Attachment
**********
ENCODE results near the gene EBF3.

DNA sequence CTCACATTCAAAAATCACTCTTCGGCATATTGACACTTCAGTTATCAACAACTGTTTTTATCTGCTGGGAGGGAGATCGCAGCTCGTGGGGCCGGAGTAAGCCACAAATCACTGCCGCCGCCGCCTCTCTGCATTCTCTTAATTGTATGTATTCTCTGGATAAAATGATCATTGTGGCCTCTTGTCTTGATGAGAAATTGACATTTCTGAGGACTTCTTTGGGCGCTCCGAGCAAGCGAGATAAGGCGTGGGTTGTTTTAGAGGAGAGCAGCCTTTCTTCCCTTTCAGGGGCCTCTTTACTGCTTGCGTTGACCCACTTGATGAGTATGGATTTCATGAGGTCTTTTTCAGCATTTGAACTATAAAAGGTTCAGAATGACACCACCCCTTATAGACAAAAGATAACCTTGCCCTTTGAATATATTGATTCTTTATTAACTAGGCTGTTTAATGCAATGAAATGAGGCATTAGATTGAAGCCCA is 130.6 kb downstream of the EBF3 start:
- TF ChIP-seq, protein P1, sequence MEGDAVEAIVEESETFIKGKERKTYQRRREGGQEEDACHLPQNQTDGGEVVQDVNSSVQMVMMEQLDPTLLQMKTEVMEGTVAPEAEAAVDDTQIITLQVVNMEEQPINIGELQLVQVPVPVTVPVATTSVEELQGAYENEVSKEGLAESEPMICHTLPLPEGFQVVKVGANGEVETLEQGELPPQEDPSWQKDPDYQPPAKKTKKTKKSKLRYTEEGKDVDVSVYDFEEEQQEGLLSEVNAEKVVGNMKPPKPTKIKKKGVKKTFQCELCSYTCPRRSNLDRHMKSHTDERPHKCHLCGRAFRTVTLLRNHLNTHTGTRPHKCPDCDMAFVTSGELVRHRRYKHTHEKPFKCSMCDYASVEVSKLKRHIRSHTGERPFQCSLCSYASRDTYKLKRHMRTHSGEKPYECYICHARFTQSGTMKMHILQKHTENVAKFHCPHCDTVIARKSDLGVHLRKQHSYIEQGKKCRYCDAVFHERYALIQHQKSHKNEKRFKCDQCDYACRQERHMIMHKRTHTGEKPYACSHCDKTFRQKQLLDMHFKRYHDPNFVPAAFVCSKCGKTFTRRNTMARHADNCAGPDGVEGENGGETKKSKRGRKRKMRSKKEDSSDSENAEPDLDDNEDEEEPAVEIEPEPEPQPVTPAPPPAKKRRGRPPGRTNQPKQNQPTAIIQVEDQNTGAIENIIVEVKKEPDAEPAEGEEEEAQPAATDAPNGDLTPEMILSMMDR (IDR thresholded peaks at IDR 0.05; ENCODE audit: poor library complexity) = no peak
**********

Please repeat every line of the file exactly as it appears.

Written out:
ENCODE results near the gene EBF3.

DNA sequence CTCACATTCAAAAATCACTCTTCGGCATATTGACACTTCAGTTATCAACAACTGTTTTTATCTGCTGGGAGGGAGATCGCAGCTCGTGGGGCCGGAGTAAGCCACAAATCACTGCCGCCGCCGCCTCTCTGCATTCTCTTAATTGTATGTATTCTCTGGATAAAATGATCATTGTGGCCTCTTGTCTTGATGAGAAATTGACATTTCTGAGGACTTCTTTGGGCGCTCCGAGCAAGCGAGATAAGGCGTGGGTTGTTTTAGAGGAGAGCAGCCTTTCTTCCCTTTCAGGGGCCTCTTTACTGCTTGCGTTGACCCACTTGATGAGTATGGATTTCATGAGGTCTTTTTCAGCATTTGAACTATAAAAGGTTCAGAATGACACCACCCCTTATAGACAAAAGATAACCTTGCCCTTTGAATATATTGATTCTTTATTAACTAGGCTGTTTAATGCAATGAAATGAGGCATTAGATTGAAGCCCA is 130.6 kb downstream of the EBF3 start:
- TF ChIP-seq, protein P1, sequence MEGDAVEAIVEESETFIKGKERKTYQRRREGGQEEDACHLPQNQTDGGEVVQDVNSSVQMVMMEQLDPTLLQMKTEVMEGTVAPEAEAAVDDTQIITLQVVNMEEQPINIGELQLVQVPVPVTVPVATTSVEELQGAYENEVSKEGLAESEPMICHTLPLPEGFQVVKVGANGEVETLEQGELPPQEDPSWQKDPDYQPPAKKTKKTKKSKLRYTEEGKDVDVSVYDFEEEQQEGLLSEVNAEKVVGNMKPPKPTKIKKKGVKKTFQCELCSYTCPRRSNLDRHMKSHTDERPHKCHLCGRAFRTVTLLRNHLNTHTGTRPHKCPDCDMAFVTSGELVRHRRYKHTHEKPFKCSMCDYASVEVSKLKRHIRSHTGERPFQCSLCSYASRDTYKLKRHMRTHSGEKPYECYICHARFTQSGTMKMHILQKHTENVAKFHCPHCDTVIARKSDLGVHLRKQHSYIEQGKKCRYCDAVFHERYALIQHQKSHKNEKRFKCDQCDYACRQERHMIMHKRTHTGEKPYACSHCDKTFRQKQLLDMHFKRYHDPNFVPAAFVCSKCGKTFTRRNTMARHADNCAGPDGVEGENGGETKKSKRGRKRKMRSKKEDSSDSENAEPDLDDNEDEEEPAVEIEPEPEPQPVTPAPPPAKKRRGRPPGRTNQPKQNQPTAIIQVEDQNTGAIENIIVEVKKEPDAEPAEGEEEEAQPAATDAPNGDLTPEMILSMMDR (IDR thresholded peaks at IDR 0.05; ENCODE audit: poor library complexity) = no peak